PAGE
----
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Radioactive Snails Crawl Up From Beneath 397

slidersv writes "Reuters is reporting discovery of radioactive snails in the area where three hydrogen bombs were lost by US in the 1966. The radioactive creatures crawl up from underground, where authorities suspect deposits of uranium and plutonium may be located."
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Radioactive Snails Crawl Up From Beneath

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  • by RsG ( 809189 ) on Thursday October 12, 2006 @03:07AM (#16404967)
    Actually, IIRC, humans have a very low radiation tolerance. Some of the characteristics that serve us well in other areas are counterproductive for surviving radiation.

    For example, we hit reproductive maturity late. This means that the time period in which we might be subject to radiation damage, but can't start breeding yet, is longer. Say hello to sterility and genetic damage! We're omnivores at the top of the food chain, so irradiation of plant and animal life can work it's way up to us more easily, either by subjecting us to contaminated food, or to starvation if food sources die out. We're social animals, so we do not do as well when our numbers take a hit - individual humans can't survive alone as well as other animals. Our life expectancy is fairly long, so the likelyhood of getting cancer is higher in humans than in most other species, since cancer takes time to develop.

    All of the above means that biologically we're particularly vulnerable to fallout. Culturally we're also reluctant to subject ourselves to risk - a 1 in 100 rate of radiation damage would be too high for humans to consider safe, and too small to affect most other species. Most animals in the wild don't live long enough to have to worry about cancer, and it takes an awful lot more radiation in the short term to aflict them with radiation poisoning or sterility.

    In fact, in the case of the Chernobyl life, we evacuated low radiation areas where the lack of human presense is doing more good than the radiation is doing harm - either the animals are more resistant than us, or they are suffering losses to radiation that we would consider dangerous, but that local life doesn't especially notice.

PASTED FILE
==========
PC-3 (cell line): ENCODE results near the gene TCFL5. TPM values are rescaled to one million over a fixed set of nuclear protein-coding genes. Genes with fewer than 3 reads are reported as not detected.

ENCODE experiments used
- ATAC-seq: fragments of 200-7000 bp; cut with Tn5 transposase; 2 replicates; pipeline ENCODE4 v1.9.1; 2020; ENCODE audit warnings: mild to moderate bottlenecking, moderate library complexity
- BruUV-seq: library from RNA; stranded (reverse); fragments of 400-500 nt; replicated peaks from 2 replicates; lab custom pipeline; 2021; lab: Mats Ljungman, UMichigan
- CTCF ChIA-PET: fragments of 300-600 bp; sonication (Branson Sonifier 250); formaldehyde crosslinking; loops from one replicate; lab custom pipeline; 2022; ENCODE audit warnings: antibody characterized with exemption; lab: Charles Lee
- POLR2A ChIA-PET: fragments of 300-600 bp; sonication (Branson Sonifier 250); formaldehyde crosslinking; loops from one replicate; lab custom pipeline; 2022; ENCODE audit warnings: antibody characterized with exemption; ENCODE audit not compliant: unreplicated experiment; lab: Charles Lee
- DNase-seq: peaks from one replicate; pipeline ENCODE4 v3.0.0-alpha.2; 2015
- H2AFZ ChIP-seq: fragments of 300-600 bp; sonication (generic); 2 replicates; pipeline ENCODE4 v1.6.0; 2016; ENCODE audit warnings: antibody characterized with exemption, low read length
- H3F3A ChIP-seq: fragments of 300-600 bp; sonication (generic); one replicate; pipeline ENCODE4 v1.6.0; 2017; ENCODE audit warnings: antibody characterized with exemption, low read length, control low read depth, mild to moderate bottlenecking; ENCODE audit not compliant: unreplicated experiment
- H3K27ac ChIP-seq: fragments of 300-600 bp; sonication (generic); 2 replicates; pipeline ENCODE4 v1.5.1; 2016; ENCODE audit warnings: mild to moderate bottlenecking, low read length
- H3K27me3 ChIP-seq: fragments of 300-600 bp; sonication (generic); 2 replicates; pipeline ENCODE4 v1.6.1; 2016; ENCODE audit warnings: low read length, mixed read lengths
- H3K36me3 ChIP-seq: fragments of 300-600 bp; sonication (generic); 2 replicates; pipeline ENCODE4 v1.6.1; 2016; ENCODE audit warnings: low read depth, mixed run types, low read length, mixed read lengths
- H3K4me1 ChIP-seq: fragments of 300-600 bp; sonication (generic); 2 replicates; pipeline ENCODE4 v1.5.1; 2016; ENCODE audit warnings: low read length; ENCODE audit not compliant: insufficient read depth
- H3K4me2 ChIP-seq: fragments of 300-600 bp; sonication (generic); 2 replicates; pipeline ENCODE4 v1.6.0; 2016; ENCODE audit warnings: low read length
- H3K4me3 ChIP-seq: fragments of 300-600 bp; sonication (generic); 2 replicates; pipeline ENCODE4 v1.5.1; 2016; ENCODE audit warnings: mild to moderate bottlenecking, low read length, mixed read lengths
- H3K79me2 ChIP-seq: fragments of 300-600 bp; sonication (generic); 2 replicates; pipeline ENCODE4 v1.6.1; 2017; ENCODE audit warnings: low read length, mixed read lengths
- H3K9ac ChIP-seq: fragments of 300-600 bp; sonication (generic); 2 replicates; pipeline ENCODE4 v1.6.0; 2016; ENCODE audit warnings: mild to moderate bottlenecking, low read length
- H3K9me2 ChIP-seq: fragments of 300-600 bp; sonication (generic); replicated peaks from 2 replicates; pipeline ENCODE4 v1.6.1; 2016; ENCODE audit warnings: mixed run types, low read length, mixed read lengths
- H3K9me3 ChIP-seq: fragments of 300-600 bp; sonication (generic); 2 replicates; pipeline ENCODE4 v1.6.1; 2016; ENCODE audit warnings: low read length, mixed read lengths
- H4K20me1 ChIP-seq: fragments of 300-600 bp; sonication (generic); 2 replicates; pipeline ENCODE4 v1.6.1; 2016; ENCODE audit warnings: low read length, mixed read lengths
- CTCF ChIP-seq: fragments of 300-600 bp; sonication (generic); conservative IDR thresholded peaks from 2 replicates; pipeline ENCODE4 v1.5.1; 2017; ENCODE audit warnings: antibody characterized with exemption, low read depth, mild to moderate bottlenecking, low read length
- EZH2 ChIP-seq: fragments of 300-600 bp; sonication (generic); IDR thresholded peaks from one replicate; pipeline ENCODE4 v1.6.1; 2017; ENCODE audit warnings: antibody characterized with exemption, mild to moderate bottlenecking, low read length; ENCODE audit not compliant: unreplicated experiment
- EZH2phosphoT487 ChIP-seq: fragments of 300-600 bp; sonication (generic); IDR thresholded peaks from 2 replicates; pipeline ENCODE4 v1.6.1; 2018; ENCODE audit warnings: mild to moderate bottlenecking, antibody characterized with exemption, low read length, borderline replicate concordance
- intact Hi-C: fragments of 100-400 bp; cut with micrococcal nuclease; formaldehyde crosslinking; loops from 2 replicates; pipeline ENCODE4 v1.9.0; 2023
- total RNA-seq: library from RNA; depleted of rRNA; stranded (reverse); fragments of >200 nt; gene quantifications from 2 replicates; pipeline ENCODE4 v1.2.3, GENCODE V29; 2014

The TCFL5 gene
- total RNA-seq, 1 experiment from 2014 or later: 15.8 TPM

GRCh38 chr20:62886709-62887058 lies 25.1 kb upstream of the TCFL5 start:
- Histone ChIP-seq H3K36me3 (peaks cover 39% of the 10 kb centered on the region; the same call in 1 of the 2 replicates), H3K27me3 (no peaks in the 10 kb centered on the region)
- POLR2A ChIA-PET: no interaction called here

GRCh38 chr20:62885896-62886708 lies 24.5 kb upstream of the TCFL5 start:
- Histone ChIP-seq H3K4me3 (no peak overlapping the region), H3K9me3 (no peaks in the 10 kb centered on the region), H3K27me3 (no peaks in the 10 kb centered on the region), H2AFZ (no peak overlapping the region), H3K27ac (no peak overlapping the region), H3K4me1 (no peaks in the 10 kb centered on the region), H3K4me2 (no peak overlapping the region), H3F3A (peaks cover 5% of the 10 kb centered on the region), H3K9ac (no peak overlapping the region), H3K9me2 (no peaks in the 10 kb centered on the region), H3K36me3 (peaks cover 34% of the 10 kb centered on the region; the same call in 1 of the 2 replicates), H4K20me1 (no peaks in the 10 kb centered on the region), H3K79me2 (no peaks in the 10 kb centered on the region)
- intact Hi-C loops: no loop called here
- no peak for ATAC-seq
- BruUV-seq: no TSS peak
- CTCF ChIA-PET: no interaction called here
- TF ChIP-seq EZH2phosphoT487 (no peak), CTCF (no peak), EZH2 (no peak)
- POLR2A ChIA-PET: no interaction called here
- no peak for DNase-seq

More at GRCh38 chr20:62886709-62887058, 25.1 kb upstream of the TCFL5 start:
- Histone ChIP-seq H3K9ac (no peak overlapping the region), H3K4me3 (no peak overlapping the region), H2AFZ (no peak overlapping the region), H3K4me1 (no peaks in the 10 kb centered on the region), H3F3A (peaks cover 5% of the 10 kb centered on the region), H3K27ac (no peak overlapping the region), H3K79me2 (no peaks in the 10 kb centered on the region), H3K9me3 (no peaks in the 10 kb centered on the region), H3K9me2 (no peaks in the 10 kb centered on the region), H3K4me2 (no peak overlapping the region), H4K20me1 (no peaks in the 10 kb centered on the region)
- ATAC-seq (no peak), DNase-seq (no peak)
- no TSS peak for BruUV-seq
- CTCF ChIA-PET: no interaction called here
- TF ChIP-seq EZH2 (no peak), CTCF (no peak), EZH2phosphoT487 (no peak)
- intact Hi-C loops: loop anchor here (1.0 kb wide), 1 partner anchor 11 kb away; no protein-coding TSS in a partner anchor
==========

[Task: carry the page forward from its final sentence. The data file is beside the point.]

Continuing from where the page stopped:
Basically what it boils down to is that nuclear accidents and nuclear weapons are a larger problem for mankind than for the rest of the planet. I've always thought of radiation as more of a safety hazard than an environmental one.
  • by Travoltus ( 110240 ) on Thursday October 12, 2006 @03:18AM (#16405017) Journal
    Why should Spain pay for part of the clean-up? It was our mess. We should be cleaning it up. Either the military goes in and fixes it, or we taxpayers foot it.

    When I was a kid, I was raised to clean up the mess I made, not entangle everyone else (financially) into the task. I broke a window, I worked it off.

    It's all about responsibility...
  • by Anonymous Coward on Thursday October 12, 2006 @03:59AM (#16405189)
    Which tells you the kind of people we are dealing with here.

    Mid air refuelling is hazardous.

    Nuclear weapons are hazardous.

    When these idiots combine the two, WHO CARES what Afghanistan/Iraq/Iran/North Korea/insert-favourite-scapegoat-here do.
  • by cyclomedia ( 882859 ) on Thursday October 12, 2006 @04:09AM (#16405233) Homepage Journal
    Another thing to add to the factors you mention is that when humans' offspring are not quite, shall we say, perfect. We do our damndest to save them, be it an emergency cesarean to save mother and baby both or via ongoing operations and treatments afterwards. The reason that so many seemingly health animals are seen hopping around Chernobyl could well be down to survival-of-the-fittest, radio-mutant embryos having been quickly aborted and another mating attempt made.
  • by Anonymous Coward on Thursday October 12, 2006 @06:50AM (#16405855)
    If god made humans in his image, does that mean he is also a weakling?
  • by tgv ( 254536 ) on Thursday October 12, 2006 @07:03AM (#16405917) Journal